New Study: Self-Tracking Your Endometriosis

an apple tablet displaying a calendar for the year 2016

An article published in the December 2016 issue of the Journal of Participatory Medicine focused on women with Endometriosis tracking their symptoms, diet, etc.  In this day and age, there are several smartphone applications that can help you do this. Or…find your own system.

I myself use Google Slides to track my daily food & drink intake (and bowel movements), as well as any pain or symptoms I experience, and sexual activity and pain.  I’m a visual kind of person, so I also have an image that I draw little red squares where I have pain…These slideshows may come in handy at future doctor’s appointments – not to mention help me understand what may (or may not) exacerbate my symptoms.  It’s also how I learned that strawberries (mmmm delicious strawberries) really, really, REALLY wreak havoc on my bowels…ohmigawd.

Screenshot of 10/18/16 symptom journal
And from last week – since recovering from surgery, I have *mostly* pain-free days

Anyway – back to the study!  I’m not the only one who enjoys doing this!  Twenty-seven women in New York participated in a study wherein they tracked their pain; menstruation; diet, exercise, and weight; GI issues; fatigue, sleep, or sickness; life events; mood and emotions; comorbitities (other illnesses); and treatments.  These women also attended weekly focus group meetings at the Endometriosis Foundation of America.   It empowered these women to participate in a research study, better communicate with their providers by documenting their symptoms, and manage their symptoms by better understanding their triggers.

Like I said earlier, I enjoy Google Slides (it’s easy, accessible on all my platforms, and I can keep it organized per month).  The women in the study also learned what they liked best: some used good ol’ fashioned pen and paper, others typed notes, others used Excel spreadsheets, others used Google Docs or Google Sheets, and yet others used their electronic calendars.  Many of these women (myself included) used a smartphone application specifically for monitoring their periods.  And now there are smartphone apps specifically designed for tracking Endometriosis.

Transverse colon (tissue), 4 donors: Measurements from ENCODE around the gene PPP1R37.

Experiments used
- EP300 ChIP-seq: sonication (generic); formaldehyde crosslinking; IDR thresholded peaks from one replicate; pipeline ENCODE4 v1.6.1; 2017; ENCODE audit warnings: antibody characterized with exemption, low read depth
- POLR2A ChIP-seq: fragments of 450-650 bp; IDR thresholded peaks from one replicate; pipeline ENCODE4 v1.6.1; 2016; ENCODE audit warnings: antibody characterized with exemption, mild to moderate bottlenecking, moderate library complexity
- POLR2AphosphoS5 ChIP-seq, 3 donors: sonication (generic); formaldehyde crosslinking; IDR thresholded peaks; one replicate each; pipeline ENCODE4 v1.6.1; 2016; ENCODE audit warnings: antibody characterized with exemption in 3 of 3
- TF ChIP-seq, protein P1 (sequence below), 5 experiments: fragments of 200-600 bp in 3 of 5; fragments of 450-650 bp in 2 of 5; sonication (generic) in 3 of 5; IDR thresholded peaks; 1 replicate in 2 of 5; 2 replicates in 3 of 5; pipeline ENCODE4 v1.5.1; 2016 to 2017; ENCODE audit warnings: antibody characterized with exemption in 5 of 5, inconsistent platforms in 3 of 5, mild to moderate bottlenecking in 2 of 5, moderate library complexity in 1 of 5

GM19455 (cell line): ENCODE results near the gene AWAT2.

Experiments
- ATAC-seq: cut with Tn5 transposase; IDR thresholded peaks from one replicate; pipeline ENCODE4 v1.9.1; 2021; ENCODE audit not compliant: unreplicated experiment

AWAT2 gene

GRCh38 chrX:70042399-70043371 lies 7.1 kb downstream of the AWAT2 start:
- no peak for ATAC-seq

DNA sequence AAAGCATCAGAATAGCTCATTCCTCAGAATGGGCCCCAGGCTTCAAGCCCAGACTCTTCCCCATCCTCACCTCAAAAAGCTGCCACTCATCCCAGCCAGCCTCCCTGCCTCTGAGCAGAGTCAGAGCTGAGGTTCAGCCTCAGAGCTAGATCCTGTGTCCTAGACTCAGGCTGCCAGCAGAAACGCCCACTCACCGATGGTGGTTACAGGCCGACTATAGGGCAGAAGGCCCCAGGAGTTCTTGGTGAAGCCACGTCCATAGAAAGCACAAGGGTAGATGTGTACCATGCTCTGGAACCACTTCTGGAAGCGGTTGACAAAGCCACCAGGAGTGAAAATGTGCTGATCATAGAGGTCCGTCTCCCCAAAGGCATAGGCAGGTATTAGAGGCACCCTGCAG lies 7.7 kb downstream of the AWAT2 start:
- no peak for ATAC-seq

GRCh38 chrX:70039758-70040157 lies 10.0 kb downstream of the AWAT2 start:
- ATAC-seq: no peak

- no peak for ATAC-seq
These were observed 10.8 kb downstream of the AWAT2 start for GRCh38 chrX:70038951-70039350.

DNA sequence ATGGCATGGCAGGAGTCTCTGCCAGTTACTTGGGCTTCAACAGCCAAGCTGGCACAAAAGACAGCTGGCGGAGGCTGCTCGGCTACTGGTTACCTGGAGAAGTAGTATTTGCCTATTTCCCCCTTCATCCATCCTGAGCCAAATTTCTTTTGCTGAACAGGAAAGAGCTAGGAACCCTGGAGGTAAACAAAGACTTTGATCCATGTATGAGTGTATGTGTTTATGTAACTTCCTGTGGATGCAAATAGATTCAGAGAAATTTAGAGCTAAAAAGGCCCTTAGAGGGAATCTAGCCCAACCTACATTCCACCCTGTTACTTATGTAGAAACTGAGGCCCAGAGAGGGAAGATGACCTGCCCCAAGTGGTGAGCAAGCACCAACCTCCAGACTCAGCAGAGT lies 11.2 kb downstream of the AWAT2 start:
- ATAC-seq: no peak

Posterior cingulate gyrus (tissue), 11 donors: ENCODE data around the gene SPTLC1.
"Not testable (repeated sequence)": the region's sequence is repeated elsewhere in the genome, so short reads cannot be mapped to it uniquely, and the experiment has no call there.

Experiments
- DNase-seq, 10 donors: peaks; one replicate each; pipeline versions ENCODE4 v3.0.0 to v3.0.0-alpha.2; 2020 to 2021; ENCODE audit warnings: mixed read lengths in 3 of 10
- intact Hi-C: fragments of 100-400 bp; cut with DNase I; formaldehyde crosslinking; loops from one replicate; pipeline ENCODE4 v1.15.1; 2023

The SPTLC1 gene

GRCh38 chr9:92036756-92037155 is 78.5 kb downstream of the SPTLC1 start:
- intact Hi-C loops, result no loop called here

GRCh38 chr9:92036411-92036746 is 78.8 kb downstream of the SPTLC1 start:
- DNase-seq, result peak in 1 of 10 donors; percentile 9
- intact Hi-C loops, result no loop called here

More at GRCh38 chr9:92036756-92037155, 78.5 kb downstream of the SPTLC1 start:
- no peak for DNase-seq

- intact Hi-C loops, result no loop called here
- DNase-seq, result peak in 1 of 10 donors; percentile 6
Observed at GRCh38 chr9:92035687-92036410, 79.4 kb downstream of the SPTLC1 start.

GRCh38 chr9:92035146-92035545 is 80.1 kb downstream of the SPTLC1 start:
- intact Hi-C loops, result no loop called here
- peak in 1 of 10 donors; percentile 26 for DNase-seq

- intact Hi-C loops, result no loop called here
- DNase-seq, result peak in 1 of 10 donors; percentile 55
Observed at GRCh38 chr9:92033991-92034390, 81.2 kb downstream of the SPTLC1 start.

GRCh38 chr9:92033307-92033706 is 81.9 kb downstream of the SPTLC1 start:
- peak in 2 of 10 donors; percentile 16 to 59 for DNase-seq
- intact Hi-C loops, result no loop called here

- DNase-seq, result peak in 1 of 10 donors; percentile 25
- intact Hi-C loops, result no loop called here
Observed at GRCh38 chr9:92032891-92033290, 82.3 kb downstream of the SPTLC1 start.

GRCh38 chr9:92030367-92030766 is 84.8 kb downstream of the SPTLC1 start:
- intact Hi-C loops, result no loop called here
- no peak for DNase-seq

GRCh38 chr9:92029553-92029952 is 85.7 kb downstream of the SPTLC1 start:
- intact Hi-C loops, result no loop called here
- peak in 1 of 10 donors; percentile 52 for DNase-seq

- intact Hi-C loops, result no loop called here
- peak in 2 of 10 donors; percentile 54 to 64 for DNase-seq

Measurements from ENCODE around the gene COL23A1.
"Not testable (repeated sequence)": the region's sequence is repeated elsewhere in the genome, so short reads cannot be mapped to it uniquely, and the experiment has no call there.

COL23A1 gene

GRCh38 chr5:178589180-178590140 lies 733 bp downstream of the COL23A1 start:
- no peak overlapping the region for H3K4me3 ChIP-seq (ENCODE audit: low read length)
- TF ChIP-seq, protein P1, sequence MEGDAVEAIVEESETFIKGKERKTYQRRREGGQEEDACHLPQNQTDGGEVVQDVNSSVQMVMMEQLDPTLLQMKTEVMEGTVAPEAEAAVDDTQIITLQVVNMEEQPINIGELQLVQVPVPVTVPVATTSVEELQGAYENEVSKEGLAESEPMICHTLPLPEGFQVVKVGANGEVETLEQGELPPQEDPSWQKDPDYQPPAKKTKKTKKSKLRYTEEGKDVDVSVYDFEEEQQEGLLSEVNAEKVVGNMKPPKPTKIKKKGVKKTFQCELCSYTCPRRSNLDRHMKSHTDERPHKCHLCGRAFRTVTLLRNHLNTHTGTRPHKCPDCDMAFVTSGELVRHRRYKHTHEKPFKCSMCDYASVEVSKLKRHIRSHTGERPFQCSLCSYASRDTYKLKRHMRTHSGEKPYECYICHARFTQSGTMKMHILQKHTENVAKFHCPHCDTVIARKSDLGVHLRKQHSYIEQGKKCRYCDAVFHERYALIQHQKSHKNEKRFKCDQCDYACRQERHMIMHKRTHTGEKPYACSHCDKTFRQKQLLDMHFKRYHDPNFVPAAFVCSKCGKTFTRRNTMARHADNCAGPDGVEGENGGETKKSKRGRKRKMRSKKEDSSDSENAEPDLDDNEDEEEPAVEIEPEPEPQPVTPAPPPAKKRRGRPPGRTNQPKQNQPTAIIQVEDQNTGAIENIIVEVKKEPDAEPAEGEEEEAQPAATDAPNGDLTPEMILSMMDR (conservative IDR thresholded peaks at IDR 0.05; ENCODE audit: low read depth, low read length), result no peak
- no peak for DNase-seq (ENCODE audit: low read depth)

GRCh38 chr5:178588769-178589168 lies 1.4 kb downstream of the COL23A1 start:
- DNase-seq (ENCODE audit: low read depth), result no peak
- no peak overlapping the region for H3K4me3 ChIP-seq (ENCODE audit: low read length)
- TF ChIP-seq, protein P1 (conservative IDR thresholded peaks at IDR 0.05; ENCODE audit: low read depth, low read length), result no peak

If you’d like, there are several Endometriosis tracking smartphone applications available to either Apple or Android devices.  I’m not going to recommend any here because I want you to find the best one that suits your needs.

Self-tracking can very well give you a sense of control and empowerment over Endometriosis.  If you track your symptoms, food, pain, etc., I’d love to hear from you in the comments below.  What do you use?  Any tips or tricks for our readers?  How has it helped/hindered you in any way?


Journal of Participatory Medicine – (Article; Dec. 2016) Exploring Self-Tracking as a Participatory Research Activity Among Women with Endometriosis

~ Again, I am a layman.  I do not hold any college degrees, nor mastery of knowledge.  Please take what I say with a grain of salt.  If curious, do your own research 😉 Validate my writings.  Or challenge them.  And ALWAYS feel free to consult with your physician. Always.  Yours ~ Lisa

5 thoughts on “New Study: Self-Tracking Your Endometriosis

    1. Thank you on the diet! I’ve been trying really hard to cut out a lot of the things and still enjoy what I’m eating 🙂 8fit is an app that’s helping me do just that! I can tell it what I can’t eat and it gives me recipes (and exercises) to be healthy 🙂 Not free, though.

      Citizen Endo is the newest one I’ve heard of. Right now they only have the app for the iPhone, so I can’t try it.

      Flutter is another, but I’ve not tried it. Appears to be more of a period symptom tracker, but claims to be an Endo tracker, too.

      Endometriosis Diary appears to be a good one, offering a notes section for recognized triggers, too.

      And there’s the ESHRE app, but it’s only available free to ESHRE members (European Society of Human Reproduction and Embryology).

      Liked by 1 person

  1. My charting began when I was preparing to try to conceive, so I used the Fertility Friend tracker. Excellent resource for those with irregular periods trying to get pregnant, by the way, especially if you purchase a paid account. It’s also very customizable, though you can’t use nifty diagrams the way you do, Lisa. (Very cool, by the way! I never thought to do that.)

    Now I use the Clue app, which is also very cool. Also customizable. I can’t say that I have fully explored its features; I discovered it while pregnant, and haven’t really resumed menstruation since giving birth. But I have played around with it a bit, and it offers far more built-in symptom trackers than FF.

    I think that any system that is customizable and simple enough that you will use it is a helpful tool for the endo sufferer. I like Clue’s big graphical interface, but I’ve always got my phone in my hand. If I were doing my tracking on my computer, Google docs would probably be my go-to.

    Liked by 1 person

      1. The first one (roughly 17 months postpartum) was very…Dexter. Next I had two minipad periods, and then nothing. (I’m on cycle day 112.) So I think “awesome” is the word I’m looking for here. My periods are awesome. And I am in NO hurry to stop breastfeeding. 😀

        Liked by 1 person

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